Deep inside we all want to be special. Human beings have the urge to think they are extraordinary. It is a thought the ego needs to keep one’s mind satisfied with the lives one leads. Whether it is to cope with competition or just to find some meaning in their lives, people often convince themselves they are good, they are worthy; they are special. But often it is not enough to feel special; others must think one of as exceptional. In order to do so, there must be an agreement on what a human being needs to be considered more than just average. When asked what makes them feel this way, that is what most people answer:
- A successful career;
One (or more) of those assets listed above would define someone position in life.
When people somehow don’t manage to possess one of more of the qualities above mentioned, they may be shaken off by this unpleasant confrontation with reality. The idea of being just plain may not be a fine one to many. Still that is what most living souls are: average. Even when enjoying those predicates, most human beings are nothing else than mediocre. All around the globe, we all have the same (prevailing) expectation and dream: to be happy and to feel good. But how can we reach those states without having the goods? One of the answers could be: by projecting those on our kids. Our children are the future; our future. We may not have done great in life, but we all have our children to do it for us. They are our second chance, our plan B: “The career I didn’t take”… “The fortune I didn’t make”…”The University I didn’t go to because I chose to marry instead”…”The life I didn’t live”. No, we don’t say it out loud. We only feel it in our heart. A child means hope; hope for the future; hope for our future.
When a child is born, immediately (new) dreams are made. We just can’t help it; it is the nature of the (mediocre) human being. We not only want the best for them, but we feel they are special. They are ours. We are special, so is our child. It is not crazy or arrogant to think like that. Parents with a positive attitude and expectations towards their children do influence on their self-esteem. However, how does this practice work when the child is real special; unique; different; autistic? What to do with those projected dreams?…What does a child with autism say about you?…
A shattered dream. Fear. Panic. Chaos. The end of expectations as we had it until then. You wished for a special child, not a “special child”. You deserved a plain special child; one intelligent as you, talented as you who would grow up to be a successful man or woman, just (not) like you. And now?… How to reorganize the chaos going on your mind? How to accept that life has cheated you, giving you a child you don’t know, you don’t understand and have difficulties welcoming? How do you go on, being the good parent you were sure you could be before the diagnose? How do you face your family, friends, colleagues and neighbors (competition on specialness) and come out, telling them your child isn’t perfect or not the good kind of special? The answer is: you just do it. You do what it takes, and you make the best of it. Resilience.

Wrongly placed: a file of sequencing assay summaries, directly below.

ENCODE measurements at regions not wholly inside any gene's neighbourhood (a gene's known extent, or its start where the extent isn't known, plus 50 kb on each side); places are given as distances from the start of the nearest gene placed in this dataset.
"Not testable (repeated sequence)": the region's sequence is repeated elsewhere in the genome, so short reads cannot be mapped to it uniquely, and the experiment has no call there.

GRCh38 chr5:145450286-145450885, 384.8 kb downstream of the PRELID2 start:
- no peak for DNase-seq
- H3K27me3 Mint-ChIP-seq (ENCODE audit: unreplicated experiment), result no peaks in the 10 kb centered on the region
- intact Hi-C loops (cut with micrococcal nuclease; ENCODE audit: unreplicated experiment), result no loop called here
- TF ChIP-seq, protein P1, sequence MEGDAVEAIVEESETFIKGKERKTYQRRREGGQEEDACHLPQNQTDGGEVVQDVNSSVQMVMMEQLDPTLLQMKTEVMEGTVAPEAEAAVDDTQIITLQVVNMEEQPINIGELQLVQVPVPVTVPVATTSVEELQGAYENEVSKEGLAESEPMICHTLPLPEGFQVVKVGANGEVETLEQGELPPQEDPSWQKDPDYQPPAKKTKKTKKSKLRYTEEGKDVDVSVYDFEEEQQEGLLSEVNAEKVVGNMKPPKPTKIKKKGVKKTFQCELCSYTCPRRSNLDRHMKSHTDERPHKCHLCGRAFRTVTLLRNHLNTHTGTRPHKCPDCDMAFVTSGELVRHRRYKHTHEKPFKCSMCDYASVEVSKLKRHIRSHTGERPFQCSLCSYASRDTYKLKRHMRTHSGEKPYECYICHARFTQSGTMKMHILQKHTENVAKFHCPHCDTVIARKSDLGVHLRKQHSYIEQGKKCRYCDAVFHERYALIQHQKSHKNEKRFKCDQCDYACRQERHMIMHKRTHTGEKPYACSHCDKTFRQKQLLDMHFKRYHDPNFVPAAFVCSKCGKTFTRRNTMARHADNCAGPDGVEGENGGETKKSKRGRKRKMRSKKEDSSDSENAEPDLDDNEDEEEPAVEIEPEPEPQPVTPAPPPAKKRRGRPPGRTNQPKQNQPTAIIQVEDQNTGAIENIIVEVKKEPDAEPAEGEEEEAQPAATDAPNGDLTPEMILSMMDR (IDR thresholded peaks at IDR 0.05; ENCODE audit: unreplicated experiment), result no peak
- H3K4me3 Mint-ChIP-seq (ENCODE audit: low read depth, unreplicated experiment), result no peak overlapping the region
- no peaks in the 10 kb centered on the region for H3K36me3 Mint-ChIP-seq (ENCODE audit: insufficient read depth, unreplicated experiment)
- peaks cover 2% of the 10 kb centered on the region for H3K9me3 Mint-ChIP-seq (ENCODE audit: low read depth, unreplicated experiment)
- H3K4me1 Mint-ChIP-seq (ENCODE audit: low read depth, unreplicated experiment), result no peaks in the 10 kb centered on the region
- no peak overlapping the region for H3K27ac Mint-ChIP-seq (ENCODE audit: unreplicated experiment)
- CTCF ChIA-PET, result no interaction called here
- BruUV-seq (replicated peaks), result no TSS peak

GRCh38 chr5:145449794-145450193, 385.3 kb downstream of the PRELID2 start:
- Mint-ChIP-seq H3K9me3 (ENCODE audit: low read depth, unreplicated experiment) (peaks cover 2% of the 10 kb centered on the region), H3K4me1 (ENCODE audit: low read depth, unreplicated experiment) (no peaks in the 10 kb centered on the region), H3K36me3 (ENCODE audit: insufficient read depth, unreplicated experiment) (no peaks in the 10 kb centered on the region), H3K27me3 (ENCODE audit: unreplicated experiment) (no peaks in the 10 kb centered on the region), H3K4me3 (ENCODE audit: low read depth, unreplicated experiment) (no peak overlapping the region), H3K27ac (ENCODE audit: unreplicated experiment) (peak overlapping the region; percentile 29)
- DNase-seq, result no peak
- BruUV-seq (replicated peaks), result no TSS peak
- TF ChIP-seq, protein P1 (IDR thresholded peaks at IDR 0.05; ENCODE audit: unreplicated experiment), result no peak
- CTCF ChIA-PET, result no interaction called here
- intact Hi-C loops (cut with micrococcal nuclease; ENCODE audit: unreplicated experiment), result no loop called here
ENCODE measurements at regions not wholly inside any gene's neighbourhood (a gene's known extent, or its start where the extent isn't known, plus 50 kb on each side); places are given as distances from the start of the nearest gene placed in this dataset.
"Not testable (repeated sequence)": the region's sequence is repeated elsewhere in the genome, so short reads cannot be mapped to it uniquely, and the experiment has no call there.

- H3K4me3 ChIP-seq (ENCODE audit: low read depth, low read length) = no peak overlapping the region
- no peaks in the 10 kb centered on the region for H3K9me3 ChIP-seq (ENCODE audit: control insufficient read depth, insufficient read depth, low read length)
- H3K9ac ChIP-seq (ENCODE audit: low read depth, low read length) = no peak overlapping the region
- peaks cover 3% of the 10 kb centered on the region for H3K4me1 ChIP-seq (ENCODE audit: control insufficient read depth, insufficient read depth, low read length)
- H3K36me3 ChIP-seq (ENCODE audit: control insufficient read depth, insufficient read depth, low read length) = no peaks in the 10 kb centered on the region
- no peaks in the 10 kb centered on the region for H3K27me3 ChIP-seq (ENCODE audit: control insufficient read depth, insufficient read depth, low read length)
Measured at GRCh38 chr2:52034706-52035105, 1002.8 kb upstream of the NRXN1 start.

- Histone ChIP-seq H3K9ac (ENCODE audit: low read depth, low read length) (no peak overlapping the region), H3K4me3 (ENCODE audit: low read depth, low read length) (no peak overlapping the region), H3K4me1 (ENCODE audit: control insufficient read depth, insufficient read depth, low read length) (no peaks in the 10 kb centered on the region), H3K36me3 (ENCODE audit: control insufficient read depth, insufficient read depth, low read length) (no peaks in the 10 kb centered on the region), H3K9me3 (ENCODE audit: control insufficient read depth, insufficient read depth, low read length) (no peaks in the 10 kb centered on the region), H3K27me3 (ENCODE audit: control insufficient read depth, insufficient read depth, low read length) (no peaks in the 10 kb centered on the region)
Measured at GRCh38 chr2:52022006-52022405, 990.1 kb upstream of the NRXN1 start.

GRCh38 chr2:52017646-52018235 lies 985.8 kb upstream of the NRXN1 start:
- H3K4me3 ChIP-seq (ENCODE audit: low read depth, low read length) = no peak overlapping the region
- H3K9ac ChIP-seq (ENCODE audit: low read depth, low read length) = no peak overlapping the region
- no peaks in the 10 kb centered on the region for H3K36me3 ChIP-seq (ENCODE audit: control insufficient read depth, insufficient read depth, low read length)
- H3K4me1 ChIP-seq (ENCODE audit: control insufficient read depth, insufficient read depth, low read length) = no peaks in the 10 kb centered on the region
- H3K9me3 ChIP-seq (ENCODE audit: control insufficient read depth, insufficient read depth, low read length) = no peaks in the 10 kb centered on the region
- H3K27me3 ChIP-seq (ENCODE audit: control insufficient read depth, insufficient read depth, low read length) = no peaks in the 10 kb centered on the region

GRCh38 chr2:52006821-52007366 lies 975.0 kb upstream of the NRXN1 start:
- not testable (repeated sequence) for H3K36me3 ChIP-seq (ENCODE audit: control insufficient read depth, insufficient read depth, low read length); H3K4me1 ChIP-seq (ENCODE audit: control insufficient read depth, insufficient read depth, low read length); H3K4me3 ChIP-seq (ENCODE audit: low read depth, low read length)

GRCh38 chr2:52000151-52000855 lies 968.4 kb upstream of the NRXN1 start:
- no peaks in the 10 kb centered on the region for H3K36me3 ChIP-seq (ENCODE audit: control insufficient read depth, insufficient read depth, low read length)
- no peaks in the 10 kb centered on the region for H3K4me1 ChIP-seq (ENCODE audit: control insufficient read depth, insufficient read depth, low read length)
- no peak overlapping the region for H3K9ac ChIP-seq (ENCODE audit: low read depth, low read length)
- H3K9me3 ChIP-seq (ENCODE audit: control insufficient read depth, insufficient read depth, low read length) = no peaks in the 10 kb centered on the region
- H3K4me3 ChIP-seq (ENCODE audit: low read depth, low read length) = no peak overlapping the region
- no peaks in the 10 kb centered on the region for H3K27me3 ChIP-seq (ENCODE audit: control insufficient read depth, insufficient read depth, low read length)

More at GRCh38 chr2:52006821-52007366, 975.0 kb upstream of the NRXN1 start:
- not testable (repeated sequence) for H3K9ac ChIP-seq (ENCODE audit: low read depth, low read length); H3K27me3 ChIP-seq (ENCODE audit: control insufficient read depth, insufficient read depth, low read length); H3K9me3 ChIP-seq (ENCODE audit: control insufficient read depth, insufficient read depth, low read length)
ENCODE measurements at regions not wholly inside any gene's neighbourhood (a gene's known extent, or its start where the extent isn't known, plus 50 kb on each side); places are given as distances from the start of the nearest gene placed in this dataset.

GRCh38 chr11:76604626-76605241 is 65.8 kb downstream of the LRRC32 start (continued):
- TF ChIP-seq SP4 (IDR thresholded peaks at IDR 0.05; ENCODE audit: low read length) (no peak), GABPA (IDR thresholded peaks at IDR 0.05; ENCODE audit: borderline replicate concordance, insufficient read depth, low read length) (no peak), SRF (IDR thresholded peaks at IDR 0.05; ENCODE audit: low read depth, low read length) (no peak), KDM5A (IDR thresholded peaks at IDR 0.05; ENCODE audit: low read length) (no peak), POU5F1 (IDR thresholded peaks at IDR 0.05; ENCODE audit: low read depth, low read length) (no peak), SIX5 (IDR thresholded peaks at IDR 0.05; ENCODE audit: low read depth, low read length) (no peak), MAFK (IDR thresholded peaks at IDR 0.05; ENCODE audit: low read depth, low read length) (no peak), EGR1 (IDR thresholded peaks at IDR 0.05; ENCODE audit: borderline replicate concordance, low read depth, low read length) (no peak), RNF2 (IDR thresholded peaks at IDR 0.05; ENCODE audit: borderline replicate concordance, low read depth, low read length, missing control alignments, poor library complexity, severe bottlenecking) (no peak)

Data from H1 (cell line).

Autism has the power to transform average people into special beings. The ones who, sooner or later, will find out that finding happiness has never been about intelligence, beauty, success or whatever general-accepted-by-mediocrity-goods stated. They will jump out of the box, free their minds, shake values and judgment off, and find a way to be okay with it. After all, they realize that it has always been about the assets few people (the real extraordinary) know: true love; unconditional love the child and not least, for themselves. A love without too many expectations – except to give the best that resides in oneself – can set him free from the general assumption of what should make one special.
“My son will never read and write”… ” My daughter will probably never get married”… My child won’t go to college”… Those are few thoughts parents with special needs children (secretly) state. Regardless these statements will appear to be true in the future, the attitude would better be: “So what??…” Does it matter? Does it make him or her lesser a person? …Does it make you lesser a person? Mediocrity would think, yes; Special people would say, hell no!
A child with autism doesn’t say anything about you. Like a very smart child doesn’t mean his or her parents are smart per se, or a gorgeous looking girl has a gorgeous looking mother. As a gifted artist may not have equally talented parents – or even not at all. Our children are a small part of us, but they are not us. Those are mind tricks we should not fall in. If having a child with autism would say anything about you, is that you’ve been presented with a different, truly unique, beautiful mind. You’ve been blessed, actually. You’ve been given the opportunity to learn the most valuable lessons in life – the greatest gift of all.
You, the parent of an autistic child are special because:
- You show resilience every single day;
- Challenges don’t kill you; they make you stronger;
- You find beauty where average see ugliness.
One or a combination of assets isn’t what makes someone remarkable, but the way one chooses to lead a fulfilling life in spite of not having any assets.
To raise a child we think is special is good. It means: “I did something good.” To have a child with special needs means: “I did something great.”